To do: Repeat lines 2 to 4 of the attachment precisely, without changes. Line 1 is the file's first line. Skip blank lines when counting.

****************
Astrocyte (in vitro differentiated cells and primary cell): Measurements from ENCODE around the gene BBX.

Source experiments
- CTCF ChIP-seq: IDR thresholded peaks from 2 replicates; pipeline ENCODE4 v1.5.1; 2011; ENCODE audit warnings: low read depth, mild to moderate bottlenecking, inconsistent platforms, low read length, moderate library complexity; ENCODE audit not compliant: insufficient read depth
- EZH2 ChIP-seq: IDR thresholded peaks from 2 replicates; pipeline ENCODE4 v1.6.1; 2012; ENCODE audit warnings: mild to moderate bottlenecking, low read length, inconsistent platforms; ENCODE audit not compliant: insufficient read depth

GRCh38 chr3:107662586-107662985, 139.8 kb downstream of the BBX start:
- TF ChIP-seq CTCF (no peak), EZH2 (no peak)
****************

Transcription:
Source experiments
- CTCF ChIP-seq: IDR thresholded peaks from 2 replicates; pipeline ENCODE4 v1.5.1; 2011; ENCODE audit warnings: low read depth, mild to moderate bottlenecking, inconsistent platforms, low read length, moderate library complexity; ENCODE audit not compliant: insufficient read depth
- EZH2 ChIP-seq: IDR thresholded peaks from 2 replicates; pipeline ENCODE4 v1.6.1; 2012; ENCODE audit warnings: mild to moderate bottlenecking, low read length, inconsistent platforms; ENCODE audit not compliant: insufficient read depth